— President Obama, talking about the HealthCare.gov Web site during a speech Friday in New Orleans
28New Jersey Gov. Chris Christie’s dominant performance at the polls last week was the best showing by a Republican statewide in 28 years. Not since Tom Kean Sr.’s landslide gubernatorial win in 1985 has a Republican cruised to victory by such a wide margin. Consider that Christie eclipsed the 60 percent mark in a deep blue state where no Republican had topped 50 percent statewide since 1988. That’s quite a foundation to build on ahead of what many observers believe is a likely 2016 presidential bid.
72,000+The number of voters who turned out in Alabama’s 1st District GOP special-election runoff last week, in which business-backed Bradley Byrne defeated insurgent tea party candidate Dean Young. The September primary election attracted about 52,000 voters, a figure that some observers thought could shrink in the runoff. But thanks to robust get-out-the-vote efforts and a helping hand from the U.S. Chamber of Commerce, Byrne boosted turnout and won the first big electoral test since the government shutdown pitting the business wing of the GOP vs. the cast-iron conservative wing of the party.
41 percent Just 41 percent of Americans said they view President Obama in a positive light, according to a Pew Research Center poll released last week. That’s down from 55 percent in December after the president’s election win. Republicans took a public-opinion tumble after the government shutdown showdown, but it’s worth bearing in mind that the president’s image is struggling, too, as his administration faces heaping problems with the rollout of the federal health-care law.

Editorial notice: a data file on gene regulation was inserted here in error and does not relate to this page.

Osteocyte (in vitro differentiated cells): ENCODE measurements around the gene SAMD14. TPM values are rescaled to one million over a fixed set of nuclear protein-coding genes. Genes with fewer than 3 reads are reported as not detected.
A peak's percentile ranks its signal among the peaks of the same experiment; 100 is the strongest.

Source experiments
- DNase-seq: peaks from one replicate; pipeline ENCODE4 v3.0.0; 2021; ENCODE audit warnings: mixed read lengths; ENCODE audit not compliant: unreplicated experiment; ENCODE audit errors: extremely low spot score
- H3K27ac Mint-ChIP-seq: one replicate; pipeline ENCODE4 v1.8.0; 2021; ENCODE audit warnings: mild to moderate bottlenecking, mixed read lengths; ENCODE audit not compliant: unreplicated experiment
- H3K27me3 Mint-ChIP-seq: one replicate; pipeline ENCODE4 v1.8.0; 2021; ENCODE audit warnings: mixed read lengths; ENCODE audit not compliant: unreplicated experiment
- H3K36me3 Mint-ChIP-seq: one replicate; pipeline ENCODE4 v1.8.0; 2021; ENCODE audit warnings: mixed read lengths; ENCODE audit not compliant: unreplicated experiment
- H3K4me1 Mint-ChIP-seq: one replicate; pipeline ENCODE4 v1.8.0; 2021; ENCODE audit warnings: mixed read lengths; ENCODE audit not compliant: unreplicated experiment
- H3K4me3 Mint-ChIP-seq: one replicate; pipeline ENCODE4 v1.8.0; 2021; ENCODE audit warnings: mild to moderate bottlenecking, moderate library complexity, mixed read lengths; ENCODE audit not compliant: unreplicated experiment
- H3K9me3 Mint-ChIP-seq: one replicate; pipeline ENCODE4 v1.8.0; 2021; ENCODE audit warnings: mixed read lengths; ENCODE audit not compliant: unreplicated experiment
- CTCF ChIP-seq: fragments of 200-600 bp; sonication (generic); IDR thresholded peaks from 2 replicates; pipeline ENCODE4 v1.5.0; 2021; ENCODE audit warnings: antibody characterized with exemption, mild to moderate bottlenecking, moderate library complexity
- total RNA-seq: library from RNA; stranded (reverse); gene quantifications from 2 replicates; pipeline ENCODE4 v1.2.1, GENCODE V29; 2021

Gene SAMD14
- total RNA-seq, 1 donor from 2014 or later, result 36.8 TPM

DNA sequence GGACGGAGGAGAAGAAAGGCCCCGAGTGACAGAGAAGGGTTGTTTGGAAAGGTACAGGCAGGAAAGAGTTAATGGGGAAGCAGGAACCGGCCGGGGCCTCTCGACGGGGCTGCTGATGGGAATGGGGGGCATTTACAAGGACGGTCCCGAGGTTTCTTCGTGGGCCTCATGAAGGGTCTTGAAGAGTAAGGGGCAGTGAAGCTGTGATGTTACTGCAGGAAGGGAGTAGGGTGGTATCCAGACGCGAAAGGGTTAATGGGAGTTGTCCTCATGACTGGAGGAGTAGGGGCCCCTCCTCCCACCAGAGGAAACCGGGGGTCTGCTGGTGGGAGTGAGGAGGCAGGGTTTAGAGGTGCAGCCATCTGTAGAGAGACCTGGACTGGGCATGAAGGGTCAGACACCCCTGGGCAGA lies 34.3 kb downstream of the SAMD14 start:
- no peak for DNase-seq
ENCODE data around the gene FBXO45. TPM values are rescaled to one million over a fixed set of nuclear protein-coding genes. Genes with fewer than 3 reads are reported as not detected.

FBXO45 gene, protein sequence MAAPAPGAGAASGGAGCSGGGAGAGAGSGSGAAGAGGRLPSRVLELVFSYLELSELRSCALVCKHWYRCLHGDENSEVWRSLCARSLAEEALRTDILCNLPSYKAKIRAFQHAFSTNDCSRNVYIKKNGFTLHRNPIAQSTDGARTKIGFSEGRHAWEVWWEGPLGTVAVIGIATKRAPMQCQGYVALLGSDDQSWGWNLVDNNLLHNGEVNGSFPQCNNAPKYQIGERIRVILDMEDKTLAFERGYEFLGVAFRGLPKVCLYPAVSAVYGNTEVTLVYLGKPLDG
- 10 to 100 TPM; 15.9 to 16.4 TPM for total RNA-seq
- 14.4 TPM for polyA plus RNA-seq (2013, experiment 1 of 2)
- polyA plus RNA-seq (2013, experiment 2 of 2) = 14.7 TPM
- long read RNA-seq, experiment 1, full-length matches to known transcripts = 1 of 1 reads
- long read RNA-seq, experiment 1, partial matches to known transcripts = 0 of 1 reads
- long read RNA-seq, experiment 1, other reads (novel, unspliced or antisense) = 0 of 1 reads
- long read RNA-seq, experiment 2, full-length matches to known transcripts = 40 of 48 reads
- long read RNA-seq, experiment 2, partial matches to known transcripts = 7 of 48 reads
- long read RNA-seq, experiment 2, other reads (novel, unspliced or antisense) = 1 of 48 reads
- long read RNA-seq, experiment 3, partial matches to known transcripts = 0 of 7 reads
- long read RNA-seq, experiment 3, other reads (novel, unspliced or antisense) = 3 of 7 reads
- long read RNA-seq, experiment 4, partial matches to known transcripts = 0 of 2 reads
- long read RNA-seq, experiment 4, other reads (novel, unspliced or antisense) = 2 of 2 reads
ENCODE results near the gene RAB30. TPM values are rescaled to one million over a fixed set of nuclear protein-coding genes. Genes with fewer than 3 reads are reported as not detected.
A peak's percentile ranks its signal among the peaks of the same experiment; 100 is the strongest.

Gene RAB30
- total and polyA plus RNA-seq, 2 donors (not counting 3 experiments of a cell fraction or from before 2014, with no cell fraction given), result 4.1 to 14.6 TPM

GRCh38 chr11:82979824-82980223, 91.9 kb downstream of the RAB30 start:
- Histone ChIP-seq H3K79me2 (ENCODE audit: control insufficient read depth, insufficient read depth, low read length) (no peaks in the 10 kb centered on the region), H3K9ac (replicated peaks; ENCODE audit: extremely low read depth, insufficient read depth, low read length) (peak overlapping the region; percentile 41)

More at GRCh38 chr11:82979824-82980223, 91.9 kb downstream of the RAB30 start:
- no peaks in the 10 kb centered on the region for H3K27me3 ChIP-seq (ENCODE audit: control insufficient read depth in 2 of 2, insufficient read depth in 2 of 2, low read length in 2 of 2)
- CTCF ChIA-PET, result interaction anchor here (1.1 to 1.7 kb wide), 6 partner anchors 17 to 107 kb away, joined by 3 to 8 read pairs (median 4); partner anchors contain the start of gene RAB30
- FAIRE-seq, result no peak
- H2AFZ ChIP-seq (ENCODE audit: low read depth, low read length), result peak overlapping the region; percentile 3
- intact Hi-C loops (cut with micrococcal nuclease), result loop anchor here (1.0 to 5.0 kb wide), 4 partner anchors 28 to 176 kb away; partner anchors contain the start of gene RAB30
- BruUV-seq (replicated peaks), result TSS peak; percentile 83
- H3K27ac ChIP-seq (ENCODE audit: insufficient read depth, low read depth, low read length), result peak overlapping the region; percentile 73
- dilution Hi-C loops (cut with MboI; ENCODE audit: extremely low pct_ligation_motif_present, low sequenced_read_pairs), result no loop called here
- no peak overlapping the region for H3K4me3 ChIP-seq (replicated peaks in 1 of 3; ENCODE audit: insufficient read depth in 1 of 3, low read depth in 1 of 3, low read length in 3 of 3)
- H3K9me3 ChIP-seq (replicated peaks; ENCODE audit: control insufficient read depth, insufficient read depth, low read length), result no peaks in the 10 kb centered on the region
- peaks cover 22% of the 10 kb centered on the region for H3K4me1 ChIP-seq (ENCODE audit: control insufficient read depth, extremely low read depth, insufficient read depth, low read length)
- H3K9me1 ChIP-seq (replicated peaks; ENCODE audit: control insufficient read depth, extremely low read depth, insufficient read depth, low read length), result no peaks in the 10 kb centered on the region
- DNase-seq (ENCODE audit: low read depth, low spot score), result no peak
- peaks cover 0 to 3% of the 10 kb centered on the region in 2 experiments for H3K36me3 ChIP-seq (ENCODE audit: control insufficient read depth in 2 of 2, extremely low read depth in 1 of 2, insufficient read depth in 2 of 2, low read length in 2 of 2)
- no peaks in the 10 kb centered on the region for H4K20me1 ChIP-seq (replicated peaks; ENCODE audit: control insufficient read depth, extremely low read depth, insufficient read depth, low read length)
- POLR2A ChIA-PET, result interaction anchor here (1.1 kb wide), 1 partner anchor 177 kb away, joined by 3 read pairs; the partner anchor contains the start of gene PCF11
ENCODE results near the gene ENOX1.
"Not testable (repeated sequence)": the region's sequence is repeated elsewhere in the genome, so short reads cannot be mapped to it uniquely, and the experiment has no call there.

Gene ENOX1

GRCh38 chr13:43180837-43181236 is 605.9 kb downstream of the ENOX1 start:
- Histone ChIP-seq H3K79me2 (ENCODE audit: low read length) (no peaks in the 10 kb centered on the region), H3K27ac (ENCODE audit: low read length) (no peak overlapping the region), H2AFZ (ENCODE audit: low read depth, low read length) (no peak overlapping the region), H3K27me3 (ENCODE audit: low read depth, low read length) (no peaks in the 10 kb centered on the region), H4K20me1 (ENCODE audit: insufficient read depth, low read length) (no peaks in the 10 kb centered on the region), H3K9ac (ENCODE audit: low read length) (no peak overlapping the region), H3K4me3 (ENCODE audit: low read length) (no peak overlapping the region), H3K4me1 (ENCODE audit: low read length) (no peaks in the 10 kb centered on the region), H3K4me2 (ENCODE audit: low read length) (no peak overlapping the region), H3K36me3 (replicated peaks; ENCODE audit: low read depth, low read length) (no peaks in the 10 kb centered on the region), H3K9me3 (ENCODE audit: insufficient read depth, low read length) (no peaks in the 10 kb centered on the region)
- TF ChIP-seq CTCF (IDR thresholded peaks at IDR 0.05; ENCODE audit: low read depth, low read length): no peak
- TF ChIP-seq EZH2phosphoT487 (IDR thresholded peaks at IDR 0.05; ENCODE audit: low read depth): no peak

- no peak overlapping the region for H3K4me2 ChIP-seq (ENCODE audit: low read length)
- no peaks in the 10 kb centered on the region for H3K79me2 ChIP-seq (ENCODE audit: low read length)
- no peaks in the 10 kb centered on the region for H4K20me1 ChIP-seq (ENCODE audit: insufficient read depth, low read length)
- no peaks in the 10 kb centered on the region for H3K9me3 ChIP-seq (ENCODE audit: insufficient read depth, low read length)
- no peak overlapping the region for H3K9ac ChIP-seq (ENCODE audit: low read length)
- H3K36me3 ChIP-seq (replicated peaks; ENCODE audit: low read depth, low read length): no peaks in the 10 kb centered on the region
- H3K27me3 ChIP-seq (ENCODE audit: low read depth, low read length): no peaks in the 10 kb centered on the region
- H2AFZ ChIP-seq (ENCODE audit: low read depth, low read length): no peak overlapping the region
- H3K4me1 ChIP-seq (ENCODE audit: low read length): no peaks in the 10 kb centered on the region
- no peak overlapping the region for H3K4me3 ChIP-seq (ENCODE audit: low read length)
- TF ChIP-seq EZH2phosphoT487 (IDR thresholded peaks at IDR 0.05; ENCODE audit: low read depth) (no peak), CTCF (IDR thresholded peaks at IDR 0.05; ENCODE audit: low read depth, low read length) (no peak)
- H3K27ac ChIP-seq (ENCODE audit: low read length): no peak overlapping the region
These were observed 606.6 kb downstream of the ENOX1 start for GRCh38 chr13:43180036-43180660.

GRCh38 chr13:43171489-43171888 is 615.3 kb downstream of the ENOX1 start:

Terry McAuliffe won the Virginia governor’s race. His victory over Virginia Attorney General Ken Cuccinelli (R) was further proof that Republicans need to be more careful about running candidates who don’t appeal to the political middle. Despite McAuliffe’s narrower-than-expected win, a win is a win. And Cuccinelli has officially become a cautionary tale for a Republican Party that has seen too many candidates of his ilk lose otherwise very winnable races.
Chris Christie won the New Jersey governor’s race. Christie’s huge reelection win gave Republicans hope for reclaiming the White House in 2016. It became clear that, at least for now, Christie is the biggest name in the Republican Party, particularly given a series of new plagiarism allegations that dogged his frequent foe, Sen. Rand Paul (R-Ky.). As Paul and Sens. Ted Cruz (R-Tex.) and Marco Rubio (R-Fla.) have seen their brands wane to varying degrees, Christie has emerged as the beneficiary. And given Christie is probably the most electable among them, that’s good for the GOP.
— Aaron Blake and Sean Sullivan